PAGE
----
Lundbreck Falls on the Crowsnest River. Regulations still target the biggest and best trout breeders for “harvest.”

Regulations continue to boggle the mind

Annual rite of spring about this time of year far too long ago: a crowd of small boys and young louts gathered to read the new season’s two page Summary of the Angling Regulations of Alberta newly posted on the lobby wall of the Brooks post office.

Annual rite of spring about this time of year far too long ago: a crowd of small boys and young louts gathered to read the new season’s two page Summary of the Angling Regulations of Alberta newly posted on the lobby wall of the Brooks post office.

But there were never any changes, and we’d still have to go antsy for six weeks at least until the season opened May 16th for pike, perch, “pickerel,” and goldeye.

These days, about the same time the of year, we get a 96-page magazine, Alberta 2012 Sportfishing Regulations, more than 70 pages of which are small print, small-minded regulations amounting mostly to nothing in terms of wise fisheries management leading to better, more enjoyable sportfishing.

Last year was a stand pat, “off year,” but we were promised many changes this year. Some optimists even hoped that there would be a review and correction of at least some of the major management errors introduced in 1998. But no, we continue to target for kill and harvest the largest and best breeding trout in such famous places as the Crowsnest River and the tiny North Raven River, the most harmful management practice known in both fresh and salt water fisheries.

The major management error of the zero limit remains on Prairie Creek. It was imposed in 1998 at the request of a now-deceased, non-angling streamside landowner who mistakenly thought it might keep anglers off “his” stream. At the time, Prairie was at a balanced carrying capacity of above average size brown trout, and fisheries scientists say you never impose a zero limit on such a stream. Now, in 15 years, Prairie’s legendary “miracle mile” has been reduced to a mediocre 1.6 km.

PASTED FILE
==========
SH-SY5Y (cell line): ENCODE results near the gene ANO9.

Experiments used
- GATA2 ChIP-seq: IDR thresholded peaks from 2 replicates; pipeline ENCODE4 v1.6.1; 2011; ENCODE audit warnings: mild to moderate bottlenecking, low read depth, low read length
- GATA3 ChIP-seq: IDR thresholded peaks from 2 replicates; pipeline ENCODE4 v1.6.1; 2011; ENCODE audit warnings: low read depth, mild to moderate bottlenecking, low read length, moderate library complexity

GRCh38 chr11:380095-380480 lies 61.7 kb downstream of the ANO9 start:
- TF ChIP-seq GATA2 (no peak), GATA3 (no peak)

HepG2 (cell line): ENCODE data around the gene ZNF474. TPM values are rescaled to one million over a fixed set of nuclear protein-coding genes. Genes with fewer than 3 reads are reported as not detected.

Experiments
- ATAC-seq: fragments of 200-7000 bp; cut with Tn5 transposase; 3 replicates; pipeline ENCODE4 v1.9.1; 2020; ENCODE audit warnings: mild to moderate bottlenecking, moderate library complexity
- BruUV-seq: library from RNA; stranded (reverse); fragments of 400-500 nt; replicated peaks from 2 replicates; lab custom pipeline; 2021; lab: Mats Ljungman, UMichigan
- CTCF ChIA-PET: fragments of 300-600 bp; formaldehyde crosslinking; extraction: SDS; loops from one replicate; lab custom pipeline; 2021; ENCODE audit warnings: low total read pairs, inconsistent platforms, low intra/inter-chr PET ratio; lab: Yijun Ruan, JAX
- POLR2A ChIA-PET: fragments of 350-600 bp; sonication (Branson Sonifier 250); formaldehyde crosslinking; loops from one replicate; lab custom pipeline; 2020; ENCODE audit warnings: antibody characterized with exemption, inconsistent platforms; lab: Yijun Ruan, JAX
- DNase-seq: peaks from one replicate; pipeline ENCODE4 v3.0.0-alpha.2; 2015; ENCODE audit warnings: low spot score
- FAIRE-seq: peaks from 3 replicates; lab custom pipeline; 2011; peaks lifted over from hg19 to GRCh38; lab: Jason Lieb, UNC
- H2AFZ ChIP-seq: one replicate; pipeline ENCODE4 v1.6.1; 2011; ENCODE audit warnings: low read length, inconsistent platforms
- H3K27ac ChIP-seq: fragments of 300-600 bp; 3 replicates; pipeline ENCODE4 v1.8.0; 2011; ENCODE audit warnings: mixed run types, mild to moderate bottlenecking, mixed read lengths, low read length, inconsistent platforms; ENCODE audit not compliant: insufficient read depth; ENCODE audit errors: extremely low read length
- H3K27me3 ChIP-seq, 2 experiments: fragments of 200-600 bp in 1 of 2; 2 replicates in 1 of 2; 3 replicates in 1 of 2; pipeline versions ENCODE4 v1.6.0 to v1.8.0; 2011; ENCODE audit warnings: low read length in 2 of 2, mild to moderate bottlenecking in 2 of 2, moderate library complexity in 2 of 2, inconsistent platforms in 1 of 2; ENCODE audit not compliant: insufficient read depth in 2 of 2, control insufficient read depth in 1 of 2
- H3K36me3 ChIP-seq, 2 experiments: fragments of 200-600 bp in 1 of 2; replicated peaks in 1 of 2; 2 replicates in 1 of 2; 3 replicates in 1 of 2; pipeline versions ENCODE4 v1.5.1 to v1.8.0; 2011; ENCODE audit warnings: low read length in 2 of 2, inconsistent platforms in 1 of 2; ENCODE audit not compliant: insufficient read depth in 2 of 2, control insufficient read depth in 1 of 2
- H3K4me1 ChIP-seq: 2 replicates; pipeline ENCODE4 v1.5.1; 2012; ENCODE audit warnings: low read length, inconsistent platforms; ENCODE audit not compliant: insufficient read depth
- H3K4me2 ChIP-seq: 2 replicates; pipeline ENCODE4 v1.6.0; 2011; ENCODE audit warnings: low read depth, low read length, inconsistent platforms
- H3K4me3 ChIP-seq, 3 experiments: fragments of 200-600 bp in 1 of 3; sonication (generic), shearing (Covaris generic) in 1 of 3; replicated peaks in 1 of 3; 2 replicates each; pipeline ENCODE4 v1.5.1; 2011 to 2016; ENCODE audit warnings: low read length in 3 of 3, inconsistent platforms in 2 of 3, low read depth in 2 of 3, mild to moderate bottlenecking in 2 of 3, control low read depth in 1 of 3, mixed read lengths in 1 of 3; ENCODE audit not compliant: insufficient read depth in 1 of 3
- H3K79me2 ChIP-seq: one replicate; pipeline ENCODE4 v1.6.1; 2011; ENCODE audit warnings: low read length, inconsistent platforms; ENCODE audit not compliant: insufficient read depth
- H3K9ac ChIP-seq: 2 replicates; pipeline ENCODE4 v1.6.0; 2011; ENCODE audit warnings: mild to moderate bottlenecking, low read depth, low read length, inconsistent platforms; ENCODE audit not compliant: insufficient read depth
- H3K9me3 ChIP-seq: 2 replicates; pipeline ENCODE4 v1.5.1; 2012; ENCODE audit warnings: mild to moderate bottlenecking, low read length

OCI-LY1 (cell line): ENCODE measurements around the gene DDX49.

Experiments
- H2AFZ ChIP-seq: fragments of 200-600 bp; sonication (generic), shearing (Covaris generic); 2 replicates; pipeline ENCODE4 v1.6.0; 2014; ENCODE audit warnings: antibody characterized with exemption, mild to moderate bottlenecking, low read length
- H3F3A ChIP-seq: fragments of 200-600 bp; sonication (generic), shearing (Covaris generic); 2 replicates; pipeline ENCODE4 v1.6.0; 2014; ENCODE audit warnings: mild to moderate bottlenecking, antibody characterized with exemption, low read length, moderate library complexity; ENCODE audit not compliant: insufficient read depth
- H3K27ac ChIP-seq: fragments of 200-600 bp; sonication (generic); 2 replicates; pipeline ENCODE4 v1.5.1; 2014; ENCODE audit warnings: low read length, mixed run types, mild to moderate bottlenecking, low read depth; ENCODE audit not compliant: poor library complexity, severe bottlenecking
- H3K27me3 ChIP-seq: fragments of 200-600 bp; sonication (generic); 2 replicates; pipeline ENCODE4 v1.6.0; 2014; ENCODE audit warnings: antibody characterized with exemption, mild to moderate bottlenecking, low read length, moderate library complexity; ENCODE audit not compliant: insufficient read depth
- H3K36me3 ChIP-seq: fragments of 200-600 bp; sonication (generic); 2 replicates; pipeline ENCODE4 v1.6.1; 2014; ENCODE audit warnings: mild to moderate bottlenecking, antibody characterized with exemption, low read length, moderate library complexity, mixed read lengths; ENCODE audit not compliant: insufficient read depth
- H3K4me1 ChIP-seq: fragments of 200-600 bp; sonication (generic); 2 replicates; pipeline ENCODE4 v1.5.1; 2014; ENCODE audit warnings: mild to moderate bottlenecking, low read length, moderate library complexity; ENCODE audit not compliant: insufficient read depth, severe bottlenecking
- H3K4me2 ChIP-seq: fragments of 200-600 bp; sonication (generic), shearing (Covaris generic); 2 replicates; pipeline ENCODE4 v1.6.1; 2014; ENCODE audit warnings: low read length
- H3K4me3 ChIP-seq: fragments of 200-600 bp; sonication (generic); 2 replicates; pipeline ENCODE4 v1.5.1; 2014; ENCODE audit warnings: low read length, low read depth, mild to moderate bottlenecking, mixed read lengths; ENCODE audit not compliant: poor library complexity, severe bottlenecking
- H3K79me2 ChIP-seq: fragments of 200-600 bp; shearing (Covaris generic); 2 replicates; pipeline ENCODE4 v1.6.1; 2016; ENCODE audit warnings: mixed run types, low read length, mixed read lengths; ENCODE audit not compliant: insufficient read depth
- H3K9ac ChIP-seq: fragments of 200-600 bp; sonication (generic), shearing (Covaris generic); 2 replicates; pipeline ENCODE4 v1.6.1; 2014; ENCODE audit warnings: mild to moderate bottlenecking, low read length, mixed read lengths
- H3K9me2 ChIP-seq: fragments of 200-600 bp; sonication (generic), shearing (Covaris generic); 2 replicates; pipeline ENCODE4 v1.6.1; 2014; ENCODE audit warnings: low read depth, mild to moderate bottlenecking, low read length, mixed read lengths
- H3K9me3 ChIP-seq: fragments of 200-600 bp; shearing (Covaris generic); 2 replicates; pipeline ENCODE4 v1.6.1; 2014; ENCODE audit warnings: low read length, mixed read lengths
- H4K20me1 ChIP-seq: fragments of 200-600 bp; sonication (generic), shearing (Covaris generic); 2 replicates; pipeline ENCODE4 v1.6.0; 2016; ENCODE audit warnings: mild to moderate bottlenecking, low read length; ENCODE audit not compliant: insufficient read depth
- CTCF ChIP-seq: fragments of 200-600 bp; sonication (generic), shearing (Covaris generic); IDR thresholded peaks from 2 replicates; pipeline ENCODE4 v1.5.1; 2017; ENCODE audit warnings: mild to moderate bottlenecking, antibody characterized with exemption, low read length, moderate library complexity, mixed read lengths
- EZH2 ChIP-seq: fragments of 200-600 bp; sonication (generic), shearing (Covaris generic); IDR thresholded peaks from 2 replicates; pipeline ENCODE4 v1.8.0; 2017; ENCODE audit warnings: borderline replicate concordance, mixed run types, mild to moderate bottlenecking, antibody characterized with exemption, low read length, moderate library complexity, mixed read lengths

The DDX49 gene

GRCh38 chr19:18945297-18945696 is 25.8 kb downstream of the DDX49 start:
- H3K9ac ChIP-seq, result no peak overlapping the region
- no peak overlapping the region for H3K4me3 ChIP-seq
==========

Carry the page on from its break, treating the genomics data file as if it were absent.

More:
We remain stuck with widely-flouted province-wide mandatory use of barbless hooks, the bright idea of Premier Klein, rammed through despite the views of his own biologists, and those of every other scientist who has studied the issue, that barbless hooks do not increase the survival of released fish.

The year before that stupidity became law, the Summary held a notice suggesting the voluntary use of barbless hooks. This year’s summary has a notice, Hooking Mortality From Bait which correctly notes that about 25 per cent of trout caught on natural and scented baits die after release, compared to less that four per cent caught on flies and lures, then says this: “anglers are encouraged to voluntarily fish with unbaited lures . . .” Could this mean that in the next “on-year,” 2014, all use of bait in Alberta will be banned? So, what’s new this year? Well, with some deductions and additions, there is a small net gain in the number of lakes where some walleye, Alberta’s most popular sport — and eating — fish, may be harvested under the draconian tagging system. But, no, Sylvan Lake is not included, despite many documented requests from informed anglers.

Likewise, we maintain the poacher’s paradise created by the zero limit on the schools of big walleye in the Red Deer River from the Dickson Dam down to the Tolman Bridge. Strangely, allegedly heavy angler pressure is cited for the new mountain whitefish limit on the Red Deer of three per day over 30 cm. What do these people think the walleyes, pike, and big brown trout in those waters eat? Common sense or science of balance in prey-predator populations is not a strong point with mere scriveners of regulations to push people around.

Even more strangely, in the Red Deer, from the dam to Tolman, you may take three saugers per day, of any size. Why? There are far more walleye than sauger in this water and, besides, 10 per cent of all Alberta anglers, max, can tell the difference between these close cousins.

Under the General section of “Important Changes 2012” is this: “In order to reduce harm to fish, the distance live fish can be taken from a waterbody has been reduced to five metres.” What, really, brought this on? What, really, is the need?

Following that comes the reminder to anglers “that the use of a light is illegal when sportfishing (unless the light is attached to a hook or line used in angling).”

Think about the logic, or use, of this. Angling at night is legal in Alberta, but maybe five in a hundred Alberta anglers ever fish at night.

Night fishermen need their headlamps to keep from killing themselves stumbling around in the dark and to change flies and lures, at which times they are careful not to shine a light on the water and thus scare the fish.

Yet using a light attached to a hook or line, presumably to attract fish is legal.

With regulations like these, it is actually a bittersweet blessing that we have so few fish and wildlife officers (now exiled to the Solicitor Generals department) in all of Alberta that your odds of ever being checked by one are just slightly better than in many lotteries.

Bob Scammell is an award-winning outdoors writer living in Red Deer.

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